Table 3. Toxicitygrade 2 according to factors associated with prostate cancer in a private center in Lima, Peru

Variables

Toxicity2

Toxicity < 2 or no toxicity

p value

n (%)

n (%)

Treatment

0.05

RP

150 (35.8)

269 (64.2)

EBRT + HDBT

53 (40.8)

77 (59.2)

Age [years]

< 0.001

5059

26 (31.7)

56 (68.3)

6069

75 (37.9)

123 (62.1)

7079

80 (40.2)

119 (59.8)

8090

21 (30.9)

47 (69.1)

Gleason score modified by ISUP

0.50

Grade 1

7 (36.8)

12 (63.2)

Grade 2

26 (35.6)

47 (63.4)

Grade 3

105 (38.2)

178 (61.8)

Grade 4

46 (32.9)

94 (67.1)

Grade 5

19 (45.2)

23 (54.8)

Clinical stage

0.22

IIA

9 (37.5)

15 (62.5)

IIB

16 (34.8)

30 (65.2)

IIC

76 (33.0)

154 (67.0)

IIIA

45 (46.9)

51 (53.1)

IIIB

121 (55.5)

97 (44.5)

IIIC

5 (29.4)

12 (70.6)

ADT

0.82

Yes

80 (36.5)

139 (63.5)

No

123 (37.3)

207 (62.7)

History of HT

Yes

90 (41.7)

126 (58.3)

0.11

No

113 (33.9)

220 (66.1)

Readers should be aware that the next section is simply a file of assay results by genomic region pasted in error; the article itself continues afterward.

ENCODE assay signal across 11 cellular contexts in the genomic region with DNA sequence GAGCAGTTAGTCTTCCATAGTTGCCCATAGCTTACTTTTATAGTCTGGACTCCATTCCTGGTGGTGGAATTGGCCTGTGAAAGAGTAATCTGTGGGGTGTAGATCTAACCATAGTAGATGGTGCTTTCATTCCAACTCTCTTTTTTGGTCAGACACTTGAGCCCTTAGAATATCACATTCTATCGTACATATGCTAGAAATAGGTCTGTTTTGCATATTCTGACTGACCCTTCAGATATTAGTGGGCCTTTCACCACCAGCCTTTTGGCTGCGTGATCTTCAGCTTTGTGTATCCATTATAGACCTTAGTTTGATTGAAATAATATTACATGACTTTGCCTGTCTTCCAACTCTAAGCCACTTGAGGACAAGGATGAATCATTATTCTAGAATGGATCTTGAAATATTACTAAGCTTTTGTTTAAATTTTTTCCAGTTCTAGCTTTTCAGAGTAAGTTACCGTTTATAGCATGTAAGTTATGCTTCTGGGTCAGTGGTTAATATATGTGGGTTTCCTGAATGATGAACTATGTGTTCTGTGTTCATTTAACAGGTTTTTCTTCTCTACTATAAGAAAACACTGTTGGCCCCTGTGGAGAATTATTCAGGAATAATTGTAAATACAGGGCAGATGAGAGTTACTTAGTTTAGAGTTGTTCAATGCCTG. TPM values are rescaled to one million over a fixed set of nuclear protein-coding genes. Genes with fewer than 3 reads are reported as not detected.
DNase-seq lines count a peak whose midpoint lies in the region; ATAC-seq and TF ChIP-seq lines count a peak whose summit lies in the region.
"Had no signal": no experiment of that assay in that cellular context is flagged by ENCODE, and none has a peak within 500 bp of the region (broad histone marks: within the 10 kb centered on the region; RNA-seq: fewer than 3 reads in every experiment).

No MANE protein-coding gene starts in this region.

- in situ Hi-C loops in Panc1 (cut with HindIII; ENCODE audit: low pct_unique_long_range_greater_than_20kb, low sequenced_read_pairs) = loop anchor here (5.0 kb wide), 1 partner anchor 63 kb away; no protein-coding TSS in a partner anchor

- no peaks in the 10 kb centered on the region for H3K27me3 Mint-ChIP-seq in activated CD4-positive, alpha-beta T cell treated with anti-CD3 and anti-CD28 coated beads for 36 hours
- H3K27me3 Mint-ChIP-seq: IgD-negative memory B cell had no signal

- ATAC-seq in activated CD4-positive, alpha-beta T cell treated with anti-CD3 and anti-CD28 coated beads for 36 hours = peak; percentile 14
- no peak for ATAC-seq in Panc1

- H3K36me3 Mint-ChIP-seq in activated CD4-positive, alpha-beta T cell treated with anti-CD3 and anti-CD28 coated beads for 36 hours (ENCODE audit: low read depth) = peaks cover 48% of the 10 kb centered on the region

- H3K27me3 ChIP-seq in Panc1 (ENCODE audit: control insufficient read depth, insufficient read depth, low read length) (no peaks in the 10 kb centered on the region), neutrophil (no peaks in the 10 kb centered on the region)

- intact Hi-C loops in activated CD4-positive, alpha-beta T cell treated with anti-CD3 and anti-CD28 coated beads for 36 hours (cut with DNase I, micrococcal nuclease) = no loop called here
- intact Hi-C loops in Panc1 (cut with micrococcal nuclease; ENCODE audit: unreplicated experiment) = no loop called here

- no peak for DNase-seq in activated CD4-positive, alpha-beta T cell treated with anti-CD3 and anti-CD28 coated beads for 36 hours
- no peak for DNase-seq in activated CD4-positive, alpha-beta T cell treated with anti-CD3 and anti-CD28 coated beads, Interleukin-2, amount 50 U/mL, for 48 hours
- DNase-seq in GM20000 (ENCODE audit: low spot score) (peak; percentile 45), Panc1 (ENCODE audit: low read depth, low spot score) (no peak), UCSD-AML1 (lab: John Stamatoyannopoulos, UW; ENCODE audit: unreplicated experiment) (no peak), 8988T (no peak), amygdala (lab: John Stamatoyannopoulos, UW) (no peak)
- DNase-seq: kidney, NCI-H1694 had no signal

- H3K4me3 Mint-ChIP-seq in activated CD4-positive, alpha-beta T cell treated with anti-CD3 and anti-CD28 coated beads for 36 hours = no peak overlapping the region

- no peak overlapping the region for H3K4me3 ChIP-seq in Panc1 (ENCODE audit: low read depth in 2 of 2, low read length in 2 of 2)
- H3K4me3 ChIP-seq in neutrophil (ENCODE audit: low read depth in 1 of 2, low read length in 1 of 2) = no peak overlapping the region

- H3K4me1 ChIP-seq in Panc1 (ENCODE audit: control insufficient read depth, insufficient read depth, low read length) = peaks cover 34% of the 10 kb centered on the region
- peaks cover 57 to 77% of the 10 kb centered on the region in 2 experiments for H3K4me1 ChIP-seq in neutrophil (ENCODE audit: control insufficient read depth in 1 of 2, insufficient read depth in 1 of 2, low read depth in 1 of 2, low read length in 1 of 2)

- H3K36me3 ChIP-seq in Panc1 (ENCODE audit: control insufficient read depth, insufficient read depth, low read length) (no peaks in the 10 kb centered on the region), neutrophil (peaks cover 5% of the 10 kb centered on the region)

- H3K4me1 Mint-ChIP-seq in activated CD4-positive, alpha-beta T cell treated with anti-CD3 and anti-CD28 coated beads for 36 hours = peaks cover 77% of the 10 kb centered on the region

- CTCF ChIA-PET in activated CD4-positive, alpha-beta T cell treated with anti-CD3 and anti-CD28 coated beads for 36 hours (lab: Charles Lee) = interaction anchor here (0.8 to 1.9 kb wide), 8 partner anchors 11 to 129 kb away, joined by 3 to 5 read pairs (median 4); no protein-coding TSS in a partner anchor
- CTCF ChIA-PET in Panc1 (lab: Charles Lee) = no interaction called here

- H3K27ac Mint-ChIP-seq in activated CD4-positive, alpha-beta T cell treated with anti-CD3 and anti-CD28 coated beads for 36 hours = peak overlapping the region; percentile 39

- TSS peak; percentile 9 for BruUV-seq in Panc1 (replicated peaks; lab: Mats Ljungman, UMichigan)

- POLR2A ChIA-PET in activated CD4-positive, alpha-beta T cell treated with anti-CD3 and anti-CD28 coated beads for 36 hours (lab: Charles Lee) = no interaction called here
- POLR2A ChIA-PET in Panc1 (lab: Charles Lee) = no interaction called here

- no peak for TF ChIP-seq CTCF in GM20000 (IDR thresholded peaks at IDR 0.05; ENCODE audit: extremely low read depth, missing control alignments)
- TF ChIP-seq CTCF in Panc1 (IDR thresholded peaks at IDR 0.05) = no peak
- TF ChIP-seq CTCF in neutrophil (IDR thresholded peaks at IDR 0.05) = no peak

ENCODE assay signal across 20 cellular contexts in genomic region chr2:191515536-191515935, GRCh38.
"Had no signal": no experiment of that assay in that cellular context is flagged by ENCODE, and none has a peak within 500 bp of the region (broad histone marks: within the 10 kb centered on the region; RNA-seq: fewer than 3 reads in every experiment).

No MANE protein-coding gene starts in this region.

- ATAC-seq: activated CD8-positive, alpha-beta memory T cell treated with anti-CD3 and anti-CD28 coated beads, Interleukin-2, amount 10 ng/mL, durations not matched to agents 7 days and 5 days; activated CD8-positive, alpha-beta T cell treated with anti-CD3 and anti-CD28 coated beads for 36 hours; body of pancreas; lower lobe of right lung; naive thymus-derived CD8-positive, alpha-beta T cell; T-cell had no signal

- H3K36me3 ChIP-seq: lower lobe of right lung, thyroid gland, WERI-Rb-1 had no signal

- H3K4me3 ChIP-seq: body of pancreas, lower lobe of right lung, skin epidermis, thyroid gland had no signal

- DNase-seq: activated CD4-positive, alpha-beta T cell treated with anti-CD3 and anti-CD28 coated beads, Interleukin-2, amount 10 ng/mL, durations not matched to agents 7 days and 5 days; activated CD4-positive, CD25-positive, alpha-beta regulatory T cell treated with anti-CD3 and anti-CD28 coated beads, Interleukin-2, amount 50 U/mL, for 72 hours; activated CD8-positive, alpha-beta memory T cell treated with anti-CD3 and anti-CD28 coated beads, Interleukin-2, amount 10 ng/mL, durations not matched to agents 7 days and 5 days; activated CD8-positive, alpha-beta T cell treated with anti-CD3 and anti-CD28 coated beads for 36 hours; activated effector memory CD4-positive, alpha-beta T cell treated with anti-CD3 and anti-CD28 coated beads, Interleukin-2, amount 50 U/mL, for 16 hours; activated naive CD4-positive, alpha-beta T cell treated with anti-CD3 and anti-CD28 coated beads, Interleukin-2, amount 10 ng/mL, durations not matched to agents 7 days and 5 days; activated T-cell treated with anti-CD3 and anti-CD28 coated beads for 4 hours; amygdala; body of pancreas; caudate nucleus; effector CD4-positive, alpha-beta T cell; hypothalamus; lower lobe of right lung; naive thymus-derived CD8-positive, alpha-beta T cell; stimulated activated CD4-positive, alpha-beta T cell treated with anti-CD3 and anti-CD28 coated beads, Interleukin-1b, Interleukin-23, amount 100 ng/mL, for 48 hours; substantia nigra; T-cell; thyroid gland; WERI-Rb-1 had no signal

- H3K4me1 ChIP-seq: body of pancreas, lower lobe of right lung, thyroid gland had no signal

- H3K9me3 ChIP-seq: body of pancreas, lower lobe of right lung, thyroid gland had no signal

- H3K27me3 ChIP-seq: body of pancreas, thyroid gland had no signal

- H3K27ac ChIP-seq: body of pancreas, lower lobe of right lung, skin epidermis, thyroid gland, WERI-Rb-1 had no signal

History of DM

Yes

27 (32.9)

55 (67.1)

0.31

No

176 (37.7)

291 (62.3)

Table 4. Grades and type of toxicity according to the primary treatment with prostate cancer in a private center in Lima, Peru

Grade 1

Grade 2

Grade 3

Grade 4

Grade 5

n (%)

n (%)

n (%)

n (%)

n (%)

Gastrointestinal toxicity

EBRT + HDBT

9 (25.7)

14 (40.0)

7 (20.0)

5 (14.3)

0 (0.0)

RP

15 (31.3)

14 (29.2)

16 (33.3)

3 (6.2)

0 (0.0)

Genitourinary toxicity

EBRT + HDBT

6 (18.8)

13(40.6)

11 (34.4)

2 (6.2)

0 (0.0)

RP

35 (23.0)

79 (52.0)

32 (21.0)

6 (4.0)

0 (0.0)

Multiple variable analysis

The analysis of the BF (Tab. 5) results showed that patients treated with EBRT + HDBT had a 40% lower hazard of developing BF (p = 0.02). Similarly, those who received ADT showed 80% more hazard of developing BF, as did those with a previous diagnosis of hypertension, who showed 40% more hazard of developing the outcome (p <0.001). On the other hand. regarding the toxicity outcome (Tab. 6), analysis of the results showed that patients treated with EBRT + HDBT had 50% more hazard of presenting toxicitygrade 2 (p = 0.04).

Table 5. Multivariate analysis by Cox regression for biochemical failure with prostate cancer in a private center in Lima, Peru

HRc

95% CI

p-value

HRa

95% CI

p-value

Treatment

EBRT + HDBT

0.9

(0.613)

0.57

0.6

(0.40.9)

0.02

RP

ref

ref

Age [years]

5059

ref

ref

6069

1.0

(0.61.5)

0.98

0.9

(0.61.4)

0.56

7079

1.1

(0.71.8)

0.53

1.0

(0.61.5)

0.87

8090

1.0

(0.61.8)

1.00

0.8

(0.41.4)

0.33

Gleason Score modified by ISUP

Grade 1

ref

ref

Grade 2

0.8